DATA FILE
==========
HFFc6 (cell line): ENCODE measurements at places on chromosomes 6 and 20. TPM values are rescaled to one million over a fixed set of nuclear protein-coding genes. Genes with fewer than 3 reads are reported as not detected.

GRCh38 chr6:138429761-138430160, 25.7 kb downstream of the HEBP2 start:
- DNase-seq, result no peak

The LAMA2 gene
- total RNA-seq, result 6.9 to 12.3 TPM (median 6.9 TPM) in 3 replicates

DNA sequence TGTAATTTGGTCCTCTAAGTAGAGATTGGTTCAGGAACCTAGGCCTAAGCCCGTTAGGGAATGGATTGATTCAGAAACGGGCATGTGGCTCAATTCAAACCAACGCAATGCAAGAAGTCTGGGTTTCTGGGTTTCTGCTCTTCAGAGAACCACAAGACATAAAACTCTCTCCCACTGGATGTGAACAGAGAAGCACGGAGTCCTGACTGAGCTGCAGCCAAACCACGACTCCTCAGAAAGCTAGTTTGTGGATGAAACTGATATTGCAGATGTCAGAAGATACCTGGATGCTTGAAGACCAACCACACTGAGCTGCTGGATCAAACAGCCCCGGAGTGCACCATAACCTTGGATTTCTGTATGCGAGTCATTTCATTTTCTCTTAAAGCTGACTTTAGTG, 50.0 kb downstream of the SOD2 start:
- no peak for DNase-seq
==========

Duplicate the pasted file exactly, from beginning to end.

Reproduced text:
HFFc6 (cell line): ENCODE measurements at places on chromosomes 6 and 20. TPM values are rescaled to one million over a fixed set of nuclear protein-coding genes. Genes with fewer than 3 reads are reported as not detected.

GRCh38 chr6:138429761-138430160, 25.7 kb downstream of the HEBP2 start:
- DNase-seq, result no peak

The LAMA2 gene
- total RNA-seq, result 6.9 to 12.3 TPM (median 6.9 TPM) in 3 replicates

DNA sequence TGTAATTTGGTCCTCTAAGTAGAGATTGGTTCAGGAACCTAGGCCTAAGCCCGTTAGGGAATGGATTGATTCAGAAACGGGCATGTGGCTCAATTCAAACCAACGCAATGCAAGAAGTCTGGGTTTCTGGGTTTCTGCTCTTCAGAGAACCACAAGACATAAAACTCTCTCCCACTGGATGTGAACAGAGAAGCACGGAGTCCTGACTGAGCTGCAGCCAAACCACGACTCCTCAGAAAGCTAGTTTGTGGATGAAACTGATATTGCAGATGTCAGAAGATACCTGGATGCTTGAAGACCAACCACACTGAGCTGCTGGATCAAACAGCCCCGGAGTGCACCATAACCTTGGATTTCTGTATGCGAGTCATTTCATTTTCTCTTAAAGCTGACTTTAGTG, 50.0 kb downstream of the SOD2 start:
- no peak for DNase-seq